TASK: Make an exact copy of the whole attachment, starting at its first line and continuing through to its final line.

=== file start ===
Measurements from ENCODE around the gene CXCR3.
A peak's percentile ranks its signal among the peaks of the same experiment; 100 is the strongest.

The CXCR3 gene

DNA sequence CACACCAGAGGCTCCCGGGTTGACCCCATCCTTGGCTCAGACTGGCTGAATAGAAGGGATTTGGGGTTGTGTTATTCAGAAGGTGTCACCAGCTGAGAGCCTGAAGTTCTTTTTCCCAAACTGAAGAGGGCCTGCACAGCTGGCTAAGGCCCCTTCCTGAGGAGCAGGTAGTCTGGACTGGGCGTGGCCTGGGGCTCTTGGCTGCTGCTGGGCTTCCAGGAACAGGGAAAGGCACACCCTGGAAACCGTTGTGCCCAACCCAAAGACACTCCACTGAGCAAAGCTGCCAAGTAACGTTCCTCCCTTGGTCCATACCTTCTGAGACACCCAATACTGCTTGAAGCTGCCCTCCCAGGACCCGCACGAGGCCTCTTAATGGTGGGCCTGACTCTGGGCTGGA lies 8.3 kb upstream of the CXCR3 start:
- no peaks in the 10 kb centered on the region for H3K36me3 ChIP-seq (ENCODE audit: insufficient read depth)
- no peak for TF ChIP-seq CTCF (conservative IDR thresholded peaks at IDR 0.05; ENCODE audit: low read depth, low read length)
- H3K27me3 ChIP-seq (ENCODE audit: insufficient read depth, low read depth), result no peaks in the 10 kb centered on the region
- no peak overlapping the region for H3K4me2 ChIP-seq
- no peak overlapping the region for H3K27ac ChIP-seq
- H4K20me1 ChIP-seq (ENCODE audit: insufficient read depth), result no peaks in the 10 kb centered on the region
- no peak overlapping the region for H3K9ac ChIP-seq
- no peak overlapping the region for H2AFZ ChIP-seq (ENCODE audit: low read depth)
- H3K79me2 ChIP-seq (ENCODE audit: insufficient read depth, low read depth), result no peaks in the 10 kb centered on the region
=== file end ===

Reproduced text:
Measurements from ENCODE around the gene CXCR3.
A peak's percentile ranks its signal among the peaks of the same experiment; 100 is the strongest.

The CXCR3 gene

DNA sequence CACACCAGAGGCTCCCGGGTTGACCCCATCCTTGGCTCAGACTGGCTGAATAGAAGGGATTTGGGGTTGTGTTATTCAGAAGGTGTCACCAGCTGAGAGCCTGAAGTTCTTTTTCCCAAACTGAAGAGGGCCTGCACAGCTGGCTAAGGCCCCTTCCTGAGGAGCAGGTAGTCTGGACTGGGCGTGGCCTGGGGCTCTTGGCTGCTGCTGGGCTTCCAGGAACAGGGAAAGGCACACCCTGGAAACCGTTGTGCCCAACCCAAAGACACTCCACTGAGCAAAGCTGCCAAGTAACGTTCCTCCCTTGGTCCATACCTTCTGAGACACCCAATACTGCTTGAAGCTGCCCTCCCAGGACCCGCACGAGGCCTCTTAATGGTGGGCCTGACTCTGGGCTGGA lies 8.3 kb upstream of the CXCR3 start:
- no peaks in the 10 kb centered on the region for H3K36me3 ChIP-seq (ENCODE audit: insufficient read depth)
- no peak for TF ChIP-seq CTCF (conservative IDR thresholded peaks at IDR 0.05; ENCODE audit: low read depth, low read length)
- H3K27me3 ChIP-seq (ENCODE audit: insufficient read depth, low read depth), result no peaks in the 10 kb centered on the region
- no peak overlapping the region for H3K4me2 ChIP-seq
- no peak overlapping the region for H3K27ac ChIP-seq
- H4K20me1 ChIP-seq (ENCODE audit: insufficient read depth), result no peaks in the 10 kb centered on the region
- no peak overlapping the region for H3K9ac ChIP-seq
- no peak overlapping the region for H2AFZ ChIP-seq (ENCODE audit: low read depth)
- H3K79me2 ChIP-seq (ENCODE audit: insufficient read depth, low read depth), result no peaks in the 10 kb centered on the region